What is a Federal ID, State ID, and/or a SUI ID? The Fed ID is the number the IRS assigns a company when it is formed. If someone has been running payroll already, you can find it on a recent 941. If they have never run payroll but have a Fed ID, ask for the letter from the IRS that is sent when a company is formed, which should have the Legal name of the company, the Fed ID, and the Address of Record, which is the address the IRS has on record.

The State ID is issued once you have applied for and received a Fed ID. This is the ID number under which the SUTA is filed.

The SUI ID: some states have a separate state unemployment insurance ID under which the 941 should be filed, but most states have only a State ID which covers both.

What is a 940? Both state & federal 941’s are filed quarterly. The 940 is the annualized version of those four reports. The typical Form 941 and 940 tax payment includes the following components: Federal income (withheld from employee) Social Security (withheld from employee) Social Security (paid by employer).

Every time payroll is processed, a portion of each of the taxes that will be due quarterly will be taken out, along with the money to fund the payroll and PayPros fees. This helps with cash flow, because instead of taking a large amount of money at the end of each quarter, it is evenly distributed throughout the quarter. Then, at the appropriate due dates, that tax money and form is sent to the various agencies to which it is due.

Learning this information, and then keeping it nearby for easy reference, will enable you to successfully answer the majority of questions your prospective clients will have. In the next issue we will answer a few more questions you are likely to encounter.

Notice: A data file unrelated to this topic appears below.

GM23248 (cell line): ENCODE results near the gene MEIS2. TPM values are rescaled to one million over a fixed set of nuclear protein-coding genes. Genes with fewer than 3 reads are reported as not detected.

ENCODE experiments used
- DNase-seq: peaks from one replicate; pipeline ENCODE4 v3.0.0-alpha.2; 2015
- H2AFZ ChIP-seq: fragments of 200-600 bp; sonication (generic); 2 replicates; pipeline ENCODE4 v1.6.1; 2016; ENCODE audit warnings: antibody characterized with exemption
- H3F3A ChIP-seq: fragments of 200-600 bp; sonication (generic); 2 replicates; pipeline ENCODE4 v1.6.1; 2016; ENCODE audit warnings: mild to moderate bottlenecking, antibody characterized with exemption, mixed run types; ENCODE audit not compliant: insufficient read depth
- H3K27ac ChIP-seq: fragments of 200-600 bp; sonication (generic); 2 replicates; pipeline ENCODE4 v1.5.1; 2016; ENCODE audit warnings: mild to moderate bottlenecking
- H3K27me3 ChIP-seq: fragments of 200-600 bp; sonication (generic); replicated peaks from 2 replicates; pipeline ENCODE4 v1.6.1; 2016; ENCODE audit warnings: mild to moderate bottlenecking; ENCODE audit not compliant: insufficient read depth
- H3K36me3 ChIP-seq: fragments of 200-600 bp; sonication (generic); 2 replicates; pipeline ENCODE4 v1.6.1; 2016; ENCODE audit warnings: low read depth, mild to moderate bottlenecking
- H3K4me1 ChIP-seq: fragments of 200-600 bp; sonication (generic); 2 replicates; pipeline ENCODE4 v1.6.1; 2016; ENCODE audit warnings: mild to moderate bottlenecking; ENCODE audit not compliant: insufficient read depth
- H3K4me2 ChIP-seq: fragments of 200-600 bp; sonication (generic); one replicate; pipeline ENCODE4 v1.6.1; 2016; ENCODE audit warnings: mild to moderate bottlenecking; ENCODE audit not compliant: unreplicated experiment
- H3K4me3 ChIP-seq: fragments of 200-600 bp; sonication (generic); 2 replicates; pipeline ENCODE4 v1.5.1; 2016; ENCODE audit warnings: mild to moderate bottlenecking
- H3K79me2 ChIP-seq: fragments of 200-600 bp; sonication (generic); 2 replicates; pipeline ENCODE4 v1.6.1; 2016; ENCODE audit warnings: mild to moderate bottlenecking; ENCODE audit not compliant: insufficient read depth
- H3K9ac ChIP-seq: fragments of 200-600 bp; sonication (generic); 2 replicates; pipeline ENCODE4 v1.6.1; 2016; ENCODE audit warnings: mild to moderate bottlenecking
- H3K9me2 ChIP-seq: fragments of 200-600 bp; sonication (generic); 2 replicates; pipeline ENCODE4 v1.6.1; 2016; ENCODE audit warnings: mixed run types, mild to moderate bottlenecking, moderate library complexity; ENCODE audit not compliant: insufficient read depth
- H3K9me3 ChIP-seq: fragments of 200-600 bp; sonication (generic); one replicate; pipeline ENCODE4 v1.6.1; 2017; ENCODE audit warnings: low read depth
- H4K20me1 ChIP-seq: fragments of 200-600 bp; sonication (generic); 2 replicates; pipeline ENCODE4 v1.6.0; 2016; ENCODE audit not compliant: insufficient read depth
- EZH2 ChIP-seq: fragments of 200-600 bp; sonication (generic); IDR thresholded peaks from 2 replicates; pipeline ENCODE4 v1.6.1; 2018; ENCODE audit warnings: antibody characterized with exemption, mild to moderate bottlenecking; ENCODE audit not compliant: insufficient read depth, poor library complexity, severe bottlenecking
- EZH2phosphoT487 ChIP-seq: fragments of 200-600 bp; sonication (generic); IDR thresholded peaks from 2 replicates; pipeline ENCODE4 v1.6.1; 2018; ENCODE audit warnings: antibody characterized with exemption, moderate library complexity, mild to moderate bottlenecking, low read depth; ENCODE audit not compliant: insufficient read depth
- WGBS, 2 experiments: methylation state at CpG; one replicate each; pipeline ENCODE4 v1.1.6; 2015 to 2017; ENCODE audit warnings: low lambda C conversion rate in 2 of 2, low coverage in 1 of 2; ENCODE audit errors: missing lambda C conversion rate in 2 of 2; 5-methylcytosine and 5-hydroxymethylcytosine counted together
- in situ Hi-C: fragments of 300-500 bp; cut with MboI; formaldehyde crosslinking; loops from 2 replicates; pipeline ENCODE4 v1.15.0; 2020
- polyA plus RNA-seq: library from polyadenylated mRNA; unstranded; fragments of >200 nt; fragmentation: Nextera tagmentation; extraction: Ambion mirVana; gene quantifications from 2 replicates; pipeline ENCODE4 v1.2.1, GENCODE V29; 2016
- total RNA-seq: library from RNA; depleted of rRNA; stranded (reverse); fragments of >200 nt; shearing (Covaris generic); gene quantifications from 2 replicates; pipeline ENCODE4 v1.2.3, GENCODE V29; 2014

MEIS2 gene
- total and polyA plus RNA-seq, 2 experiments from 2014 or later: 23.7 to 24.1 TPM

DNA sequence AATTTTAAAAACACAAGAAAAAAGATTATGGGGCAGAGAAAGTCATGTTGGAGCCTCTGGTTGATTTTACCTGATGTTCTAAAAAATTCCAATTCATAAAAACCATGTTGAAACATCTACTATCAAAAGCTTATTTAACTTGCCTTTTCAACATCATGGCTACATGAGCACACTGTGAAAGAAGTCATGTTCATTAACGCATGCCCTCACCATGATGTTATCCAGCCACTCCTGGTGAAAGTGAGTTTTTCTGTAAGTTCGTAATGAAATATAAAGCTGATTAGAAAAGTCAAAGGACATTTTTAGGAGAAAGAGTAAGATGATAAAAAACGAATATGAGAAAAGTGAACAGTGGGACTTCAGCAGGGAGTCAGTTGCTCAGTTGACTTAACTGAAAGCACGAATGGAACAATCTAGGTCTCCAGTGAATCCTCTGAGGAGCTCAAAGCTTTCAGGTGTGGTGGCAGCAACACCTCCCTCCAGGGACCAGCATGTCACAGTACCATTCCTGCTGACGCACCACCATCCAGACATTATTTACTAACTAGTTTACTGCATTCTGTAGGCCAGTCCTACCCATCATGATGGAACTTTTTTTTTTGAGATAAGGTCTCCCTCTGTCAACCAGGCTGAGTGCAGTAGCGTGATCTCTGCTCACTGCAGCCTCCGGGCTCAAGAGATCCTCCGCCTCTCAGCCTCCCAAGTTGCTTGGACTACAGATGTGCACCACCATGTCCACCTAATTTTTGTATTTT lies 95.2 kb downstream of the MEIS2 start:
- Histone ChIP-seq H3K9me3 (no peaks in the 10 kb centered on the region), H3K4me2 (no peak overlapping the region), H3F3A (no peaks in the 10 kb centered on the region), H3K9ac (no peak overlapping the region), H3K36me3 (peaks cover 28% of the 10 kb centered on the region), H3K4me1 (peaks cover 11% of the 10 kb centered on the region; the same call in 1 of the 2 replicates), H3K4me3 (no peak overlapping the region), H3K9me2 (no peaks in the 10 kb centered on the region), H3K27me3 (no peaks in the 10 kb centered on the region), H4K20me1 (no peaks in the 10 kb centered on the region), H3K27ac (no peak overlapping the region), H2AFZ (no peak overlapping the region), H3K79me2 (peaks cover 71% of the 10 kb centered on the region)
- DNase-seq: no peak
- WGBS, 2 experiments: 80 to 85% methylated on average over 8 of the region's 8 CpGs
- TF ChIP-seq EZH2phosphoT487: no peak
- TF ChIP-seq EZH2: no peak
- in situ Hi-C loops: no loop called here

All it takes to refer payroll is to obtain a payroll invoice from the client, then send it to us and we’ll take it from there. When the client signs up with payroll, you get paid a residual commission for the life of the client.

Remember, PayPros can typically save them 20-25% over what they are currently paying and they will get a dedicated customer service rep that really knows them and the ins and outs of their business.

Ask them for a current invoice, send it to us, and when it closes you get residual commission for the life of the client.

For more detailed payroll Talking Points tips and information, see Payroll Tips and Techniques


Think you’re ready to earn Residual Commission for the life of your clients as a Payroll Referral Rep? Contact us by calling (888) 693-4611 or filling out the form at Best Business Payroll--How to Make Residual Commission

We’ll be glad to answer any questions you may have and look forward to helping you become successful in any way we can.